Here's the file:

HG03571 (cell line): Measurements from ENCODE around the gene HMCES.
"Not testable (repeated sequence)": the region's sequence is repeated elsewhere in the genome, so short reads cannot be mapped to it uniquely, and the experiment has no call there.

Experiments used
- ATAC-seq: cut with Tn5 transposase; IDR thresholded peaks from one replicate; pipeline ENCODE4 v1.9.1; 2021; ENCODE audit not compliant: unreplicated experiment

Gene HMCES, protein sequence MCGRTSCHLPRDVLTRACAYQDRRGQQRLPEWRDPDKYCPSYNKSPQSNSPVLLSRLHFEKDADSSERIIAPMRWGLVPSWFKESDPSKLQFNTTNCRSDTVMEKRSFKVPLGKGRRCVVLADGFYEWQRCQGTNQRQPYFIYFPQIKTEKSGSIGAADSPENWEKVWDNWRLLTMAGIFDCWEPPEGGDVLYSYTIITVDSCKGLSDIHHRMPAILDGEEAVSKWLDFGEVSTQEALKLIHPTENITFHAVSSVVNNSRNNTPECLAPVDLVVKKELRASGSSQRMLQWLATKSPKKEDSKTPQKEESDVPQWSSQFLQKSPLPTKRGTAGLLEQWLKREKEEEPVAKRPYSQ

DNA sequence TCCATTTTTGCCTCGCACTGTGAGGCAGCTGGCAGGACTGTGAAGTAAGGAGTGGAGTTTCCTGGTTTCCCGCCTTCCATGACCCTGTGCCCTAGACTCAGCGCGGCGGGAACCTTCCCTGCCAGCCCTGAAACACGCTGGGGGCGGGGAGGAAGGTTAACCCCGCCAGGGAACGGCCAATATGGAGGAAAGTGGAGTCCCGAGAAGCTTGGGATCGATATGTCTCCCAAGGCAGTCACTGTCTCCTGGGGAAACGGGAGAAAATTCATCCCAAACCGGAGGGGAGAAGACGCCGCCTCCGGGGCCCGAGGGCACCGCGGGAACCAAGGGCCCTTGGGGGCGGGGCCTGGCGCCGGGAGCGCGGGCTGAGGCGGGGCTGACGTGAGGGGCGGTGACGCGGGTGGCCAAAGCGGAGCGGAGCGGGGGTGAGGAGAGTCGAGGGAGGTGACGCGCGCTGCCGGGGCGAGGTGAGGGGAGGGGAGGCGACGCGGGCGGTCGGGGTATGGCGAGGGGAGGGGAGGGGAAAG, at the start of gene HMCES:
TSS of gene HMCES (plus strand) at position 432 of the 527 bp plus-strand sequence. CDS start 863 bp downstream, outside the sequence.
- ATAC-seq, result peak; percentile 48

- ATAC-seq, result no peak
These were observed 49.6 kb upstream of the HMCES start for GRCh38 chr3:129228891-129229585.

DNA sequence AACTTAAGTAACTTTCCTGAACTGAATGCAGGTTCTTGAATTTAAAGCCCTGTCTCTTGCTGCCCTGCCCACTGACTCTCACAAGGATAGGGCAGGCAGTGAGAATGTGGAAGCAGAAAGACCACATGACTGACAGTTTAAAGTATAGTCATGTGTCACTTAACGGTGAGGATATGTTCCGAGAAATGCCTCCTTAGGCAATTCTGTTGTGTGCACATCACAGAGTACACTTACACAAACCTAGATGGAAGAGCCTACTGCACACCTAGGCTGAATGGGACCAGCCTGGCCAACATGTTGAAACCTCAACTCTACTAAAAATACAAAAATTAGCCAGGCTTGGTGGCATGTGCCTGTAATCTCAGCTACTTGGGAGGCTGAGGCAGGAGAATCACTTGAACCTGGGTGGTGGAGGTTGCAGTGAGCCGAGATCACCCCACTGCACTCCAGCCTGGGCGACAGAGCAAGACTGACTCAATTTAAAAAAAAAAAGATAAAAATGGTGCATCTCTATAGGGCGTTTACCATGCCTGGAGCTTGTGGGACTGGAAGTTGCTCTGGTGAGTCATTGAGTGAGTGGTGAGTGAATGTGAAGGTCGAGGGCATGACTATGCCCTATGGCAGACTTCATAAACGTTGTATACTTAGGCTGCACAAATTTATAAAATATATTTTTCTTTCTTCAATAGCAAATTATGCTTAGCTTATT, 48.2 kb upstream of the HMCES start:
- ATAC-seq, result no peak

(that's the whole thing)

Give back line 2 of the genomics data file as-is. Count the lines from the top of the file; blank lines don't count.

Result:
"Not testable (repeated sequence)": the region's sequence is repeated elsewhere in the genome, so short reads cannot be mapped to it uniquely, and the experiment has no call there.